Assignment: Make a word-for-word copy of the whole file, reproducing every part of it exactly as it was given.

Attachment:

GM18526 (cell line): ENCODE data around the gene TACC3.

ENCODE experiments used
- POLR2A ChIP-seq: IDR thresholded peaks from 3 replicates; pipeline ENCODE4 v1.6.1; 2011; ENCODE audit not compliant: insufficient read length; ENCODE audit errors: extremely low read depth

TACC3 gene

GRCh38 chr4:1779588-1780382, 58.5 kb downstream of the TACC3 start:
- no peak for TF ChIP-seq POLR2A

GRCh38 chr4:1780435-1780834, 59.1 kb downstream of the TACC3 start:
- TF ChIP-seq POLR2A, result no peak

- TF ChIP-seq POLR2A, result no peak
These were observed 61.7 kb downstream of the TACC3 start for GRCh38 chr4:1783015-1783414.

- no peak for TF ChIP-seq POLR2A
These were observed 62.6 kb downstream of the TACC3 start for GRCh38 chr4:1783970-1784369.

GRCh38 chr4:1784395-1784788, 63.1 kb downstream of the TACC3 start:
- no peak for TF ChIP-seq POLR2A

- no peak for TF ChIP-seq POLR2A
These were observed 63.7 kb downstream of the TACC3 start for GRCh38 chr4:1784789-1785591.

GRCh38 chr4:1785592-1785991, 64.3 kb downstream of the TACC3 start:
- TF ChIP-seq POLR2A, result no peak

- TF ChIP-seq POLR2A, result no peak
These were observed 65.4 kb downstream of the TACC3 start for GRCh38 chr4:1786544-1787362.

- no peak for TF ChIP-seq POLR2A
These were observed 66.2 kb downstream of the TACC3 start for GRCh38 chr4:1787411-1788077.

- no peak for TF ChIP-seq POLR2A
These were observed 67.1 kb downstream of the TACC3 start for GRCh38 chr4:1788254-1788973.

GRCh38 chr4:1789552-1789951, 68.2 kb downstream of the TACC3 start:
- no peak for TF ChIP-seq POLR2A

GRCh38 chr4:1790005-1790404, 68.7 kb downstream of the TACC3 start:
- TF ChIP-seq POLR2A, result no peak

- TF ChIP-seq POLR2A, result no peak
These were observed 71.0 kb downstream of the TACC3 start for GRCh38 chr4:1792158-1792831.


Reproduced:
GM18526 (cell line): ENCODE data around the gene TACC3.

ENCODE experiments used
- POLR2A ChIP-seq: IDR thresholded peaks from 3 replicates; pipeline ENCODE4 v1.6.1; 2011; ENCODE audit not compliant: insufficient read length; ENCODE audit errors: extremely low read depth

TACC3 gene

GRCh38 chr4:1779588-1780382, 58.5 kb downstream of the TACC3 start:
- no peak for TF ChIP-seq POLR2A

GRCh38 chr4:1780435-1780834, 59.1 kb downstream of the TACC3 start:
- TF ChIP-seq POLR2A, result no peak

- TF ChIP-seq POLR2A, result no peak
These were observed 61.7 kb downstream of the TACC3 start for GRCh38 chr4:1783015-1783414.

- no peak for TF ChIP-seq POLR2A
These were observed 62.6 kb downstream of the TACC3 start for GRCh38 chr4:1783970-1784369.

GRCh38 chr4:1784395-1784788, 63.1 kb downstream of the TACC3 start:
- no peak for TF ChIP-seq POLR2A

- no peak for TF ChIP-seq POLR2A
These were observed 63.7 kb downstream of the TACC3 start for GRCh38 chr4:1784789-1785591.

GRCh38 chr4:1785592-1785991, 64.3 kb downstream of the TACC3 start:
- TF ChIP-seq POLR2A, result no peak

- TF ChIP-seq POLR2A, result no peak
These were observed 65.4 kb downstream of the TACC3 start for GRCh38 chr4:1786544-1787362.

- no peak for TF ChIP-seq POLR2A
These were observed 66.2 kb downstream of the TACC3 start for GRCh38 chr4:1787411-1788077.

- no peak for TF ChIP-seq POLR2A
These were observed 67.1 kb downstream of the TACC3 start for GRCh38 chr4:1788254-1788973.

GRCh38 chr4:1789552-1789951, 68.2 kb downstream of the TACC3 start:
- no peak for TF ChIP-seq POLR2A

GRCh38 chr4:1790005-1790404, 68.7 kb downstream of the TACC3 start:
- TF ChIP-seq POLR2A, result no peak

- TF ChIP-seq POLR2A, result no peak
These were observed 71.0 kb downstream of the TACC3 start for GRCh38 chr4:1792158-1792831.